Re: Which license for a documentation?
Branden Robinson <email@example.com> writes:
> On Sat, Jun 05, 2004 at 11:50:31AM +0200, Måns Rullgård wrote:
>> I know what "please" means. What I fail to understand is what it is
>> that is so terrible about asking for credit for your work.
> Nothing at all is wrong with that, and anyone who characterizes the
> Debian Project as asserting this is wrong, and may be being deliberately
That was not what I meant to say. However, someone did suggest that
such a request would make the program non-free.
> There is a distinction between asking for credit for one's work, and
> requiring that those who use your work pay homage to in you some
> particular way.
Definitely. I still think a one-line mention of the author is a
rather low price for quality software. I understand that it could be
an inconvenience, but that inconvenience is for the author of the
program, not the users. If the author is willing to deal with it, he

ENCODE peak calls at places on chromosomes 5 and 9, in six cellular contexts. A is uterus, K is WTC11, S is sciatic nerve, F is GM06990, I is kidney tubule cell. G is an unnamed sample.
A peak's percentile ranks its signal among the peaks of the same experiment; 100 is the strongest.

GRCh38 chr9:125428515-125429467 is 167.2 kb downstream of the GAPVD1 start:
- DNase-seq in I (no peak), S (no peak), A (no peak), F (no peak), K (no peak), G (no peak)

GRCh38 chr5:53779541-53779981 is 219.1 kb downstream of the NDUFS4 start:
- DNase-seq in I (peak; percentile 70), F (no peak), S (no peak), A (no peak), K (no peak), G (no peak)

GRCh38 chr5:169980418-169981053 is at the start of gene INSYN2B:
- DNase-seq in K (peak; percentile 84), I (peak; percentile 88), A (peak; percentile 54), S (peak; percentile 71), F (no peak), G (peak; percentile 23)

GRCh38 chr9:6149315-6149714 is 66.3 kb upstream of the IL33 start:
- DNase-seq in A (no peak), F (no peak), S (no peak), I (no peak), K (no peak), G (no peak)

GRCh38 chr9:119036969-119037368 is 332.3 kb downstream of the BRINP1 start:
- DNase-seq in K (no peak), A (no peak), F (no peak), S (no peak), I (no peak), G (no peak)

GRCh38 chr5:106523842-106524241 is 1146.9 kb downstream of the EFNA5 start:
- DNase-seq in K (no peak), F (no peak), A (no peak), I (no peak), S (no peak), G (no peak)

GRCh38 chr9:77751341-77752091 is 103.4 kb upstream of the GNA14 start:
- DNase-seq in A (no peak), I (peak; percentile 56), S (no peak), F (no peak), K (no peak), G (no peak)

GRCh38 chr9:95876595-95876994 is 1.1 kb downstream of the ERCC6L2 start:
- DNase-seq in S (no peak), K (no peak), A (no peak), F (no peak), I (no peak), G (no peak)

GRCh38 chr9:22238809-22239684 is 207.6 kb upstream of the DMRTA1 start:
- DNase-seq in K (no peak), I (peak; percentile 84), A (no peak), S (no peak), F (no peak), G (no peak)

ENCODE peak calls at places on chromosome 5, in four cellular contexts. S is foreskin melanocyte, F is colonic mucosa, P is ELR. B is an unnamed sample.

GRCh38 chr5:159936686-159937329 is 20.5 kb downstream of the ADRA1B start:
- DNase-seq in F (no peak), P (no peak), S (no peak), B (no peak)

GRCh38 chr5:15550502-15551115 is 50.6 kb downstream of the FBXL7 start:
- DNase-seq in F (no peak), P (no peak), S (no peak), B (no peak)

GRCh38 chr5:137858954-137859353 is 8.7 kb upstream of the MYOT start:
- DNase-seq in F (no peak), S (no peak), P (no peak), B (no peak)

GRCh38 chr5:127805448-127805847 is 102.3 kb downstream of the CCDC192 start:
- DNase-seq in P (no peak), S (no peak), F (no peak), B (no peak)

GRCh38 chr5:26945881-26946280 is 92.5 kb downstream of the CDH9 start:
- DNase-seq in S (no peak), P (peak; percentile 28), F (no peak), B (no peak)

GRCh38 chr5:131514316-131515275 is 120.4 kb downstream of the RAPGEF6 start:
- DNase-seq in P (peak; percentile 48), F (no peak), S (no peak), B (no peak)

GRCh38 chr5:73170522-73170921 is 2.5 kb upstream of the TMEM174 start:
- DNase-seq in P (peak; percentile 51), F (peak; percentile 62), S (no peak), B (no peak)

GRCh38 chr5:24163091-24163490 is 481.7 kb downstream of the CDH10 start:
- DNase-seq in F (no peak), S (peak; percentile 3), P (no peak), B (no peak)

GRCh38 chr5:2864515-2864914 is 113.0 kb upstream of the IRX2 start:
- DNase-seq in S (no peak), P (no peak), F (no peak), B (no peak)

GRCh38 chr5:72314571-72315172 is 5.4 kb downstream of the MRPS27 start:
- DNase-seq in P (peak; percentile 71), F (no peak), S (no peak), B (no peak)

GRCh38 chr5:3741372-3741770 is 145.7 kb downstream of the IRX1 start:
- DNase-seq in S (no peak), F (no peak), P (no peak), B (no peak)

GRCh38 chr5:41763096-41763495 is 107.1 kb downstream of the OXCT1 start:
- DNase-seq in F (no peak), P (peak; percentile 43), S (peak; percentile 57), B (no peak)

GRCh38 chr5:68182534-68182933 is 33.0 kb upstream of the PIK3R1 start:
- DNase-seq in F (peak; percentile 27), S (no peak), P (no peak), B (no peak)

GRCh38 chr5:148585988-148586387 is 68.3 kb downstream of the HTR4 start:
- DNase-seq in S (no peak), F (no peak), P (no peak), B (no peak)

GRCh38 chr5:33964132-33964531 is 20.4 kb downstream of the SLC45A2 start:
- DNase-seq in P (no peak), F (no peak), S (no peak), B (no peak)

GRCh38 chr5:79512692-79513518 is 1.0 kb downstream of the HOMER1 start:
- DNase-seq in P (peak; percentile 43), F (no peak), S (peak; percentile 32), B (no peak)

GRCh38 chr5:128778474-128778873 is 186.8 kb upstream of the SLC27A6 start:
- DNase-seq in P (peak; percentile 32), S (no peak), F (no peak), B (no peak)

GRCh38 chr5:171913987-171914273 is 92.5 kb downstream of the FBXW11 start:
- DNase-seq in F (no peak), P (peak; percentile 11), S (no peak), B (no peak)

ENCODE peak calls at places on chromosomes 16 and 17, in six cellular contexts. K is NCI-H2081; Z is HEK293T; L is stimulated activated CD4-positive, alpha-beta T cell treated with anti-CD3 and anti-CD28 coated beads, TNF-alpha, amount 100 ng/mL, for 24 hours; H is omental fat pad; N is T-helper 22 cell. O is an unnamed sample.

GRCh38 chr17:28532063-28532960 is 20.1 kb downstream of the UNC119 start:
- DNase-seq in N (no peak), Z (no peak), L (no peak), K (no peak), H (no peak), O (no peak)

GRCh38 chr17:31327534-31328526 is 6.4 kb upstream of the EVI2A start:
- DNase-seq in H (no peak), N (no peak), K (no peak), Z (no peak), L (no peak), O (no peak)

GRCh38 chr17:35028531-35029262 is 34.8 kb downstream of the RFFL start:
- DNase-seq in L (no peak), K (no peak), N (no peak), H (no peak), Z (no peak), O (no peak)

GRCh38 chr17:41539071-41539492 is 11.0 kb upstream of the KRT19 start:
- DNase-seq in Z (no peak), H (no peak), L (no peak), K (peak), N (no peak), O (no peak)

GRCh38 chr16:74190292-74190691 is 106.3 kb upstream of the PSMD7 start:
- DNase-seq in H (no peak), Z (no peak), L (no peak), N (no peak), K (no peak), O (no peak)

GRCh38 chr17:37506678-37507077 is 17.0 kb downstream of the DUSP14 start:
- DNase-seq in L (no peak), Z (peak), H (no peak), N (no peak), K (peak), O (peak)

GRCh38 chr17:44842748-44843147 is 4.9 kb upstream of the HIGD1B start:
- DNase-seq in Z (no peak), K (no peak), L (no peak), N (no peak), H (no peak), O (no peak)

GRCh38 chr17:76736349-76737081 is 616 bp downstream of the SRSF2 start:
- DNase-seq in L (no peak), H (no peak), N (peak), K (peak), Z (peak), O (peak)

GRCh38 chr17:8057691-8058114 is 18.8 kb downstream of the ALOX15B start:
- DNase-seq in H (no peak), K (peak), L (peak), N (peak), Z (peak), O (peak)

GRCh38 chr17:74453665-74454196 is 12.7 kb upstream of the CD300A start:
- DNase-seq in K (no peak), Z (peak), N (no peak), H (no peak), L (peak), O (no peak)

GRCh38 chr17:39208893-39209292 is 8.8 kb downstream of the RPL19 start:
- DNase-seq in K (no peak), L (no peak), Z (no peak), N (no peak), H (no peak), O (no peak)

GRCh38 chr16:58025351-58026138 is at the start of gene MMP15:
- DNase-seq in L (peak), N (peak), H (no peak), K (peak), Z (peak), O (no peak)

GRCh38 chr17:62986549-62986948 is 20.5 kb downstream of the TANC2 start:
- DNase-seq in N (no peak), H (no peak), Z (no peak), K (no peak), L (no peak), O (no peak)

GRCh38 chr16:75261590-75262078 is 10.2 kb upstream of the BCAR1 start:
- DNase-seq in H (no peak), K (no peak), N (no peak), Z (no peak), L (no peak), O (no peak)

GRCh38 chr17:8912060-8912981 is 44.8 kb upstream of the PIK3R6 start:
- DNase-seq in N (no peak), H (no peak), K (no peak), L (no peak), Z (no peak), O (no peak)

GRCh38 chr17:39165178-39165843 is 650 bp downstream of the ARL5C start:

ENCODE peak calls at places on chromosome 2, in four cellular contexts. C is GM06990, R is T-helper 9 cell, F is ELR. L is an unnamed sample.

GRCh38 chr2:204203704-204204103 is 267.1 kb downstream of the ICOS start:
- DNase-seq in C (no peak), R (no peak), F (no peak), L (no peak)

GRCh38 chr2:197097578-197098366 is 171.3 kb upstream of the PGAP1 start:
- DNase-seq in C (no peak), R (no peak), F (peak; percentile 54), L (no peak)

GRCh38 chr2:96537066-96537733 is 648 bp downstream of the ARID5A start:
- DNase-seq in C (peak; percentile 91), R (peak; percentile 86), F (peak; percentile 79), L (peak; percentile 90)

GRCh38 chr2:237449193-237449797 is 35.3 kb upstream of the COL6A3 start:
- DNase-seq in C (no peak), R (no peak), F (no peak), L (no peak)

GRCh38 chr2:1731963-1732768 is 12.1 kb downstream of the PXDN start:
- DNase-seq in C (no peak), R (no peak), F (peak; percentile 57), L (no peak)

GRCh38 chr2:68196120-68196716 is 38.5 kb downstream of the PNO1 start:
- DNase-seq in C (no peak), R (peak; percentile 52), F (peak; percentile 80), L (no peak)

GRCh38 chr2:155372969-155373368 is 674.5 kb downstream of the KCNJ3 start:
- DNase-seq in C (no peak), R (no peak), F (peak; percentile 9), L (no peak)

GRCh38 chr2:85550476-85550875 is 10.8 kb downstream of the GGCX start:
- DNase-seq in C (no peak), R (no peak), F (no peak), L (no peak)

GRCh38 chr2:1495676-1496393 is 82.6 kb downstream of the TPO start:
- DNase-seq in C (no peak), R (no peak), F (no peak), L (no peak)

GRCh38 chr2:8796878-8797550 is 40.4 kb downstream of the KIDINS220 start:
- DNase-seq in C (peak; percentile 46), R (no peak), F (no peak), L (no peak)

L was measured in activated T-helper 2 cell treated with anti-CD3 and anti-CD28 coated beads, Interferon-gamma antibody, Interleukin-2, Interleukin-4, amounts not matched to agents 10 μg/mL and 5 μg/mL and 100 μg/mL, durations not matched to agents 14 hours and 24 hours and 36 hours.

should have the choice, calling anything else freedom is hypocritical
at best. If you would like to distribute a modified version, but are
unable to comply with the requirements you will simply have to refrain
from doing it. This may seen non-free, but if the program was not
even allowed to exist you would still not be able to distribute your
modifications, there being nothing to modify. Allowing the existence
of the program will give you more options, which you may or may not
choose to use.
I can understand that a distribution like Debian can desire to only
include software meeting some criteria for freedom, but this is
entirely separate from the question of allowing or disallowing
software failing some of these criteria.
There are many, especially on this list, who disagree with me. I will
simply have to accept this and respect their opinions, since neither
of us are likely to change our opinions easily. This being the case,
continuing this discussion is probably pointless.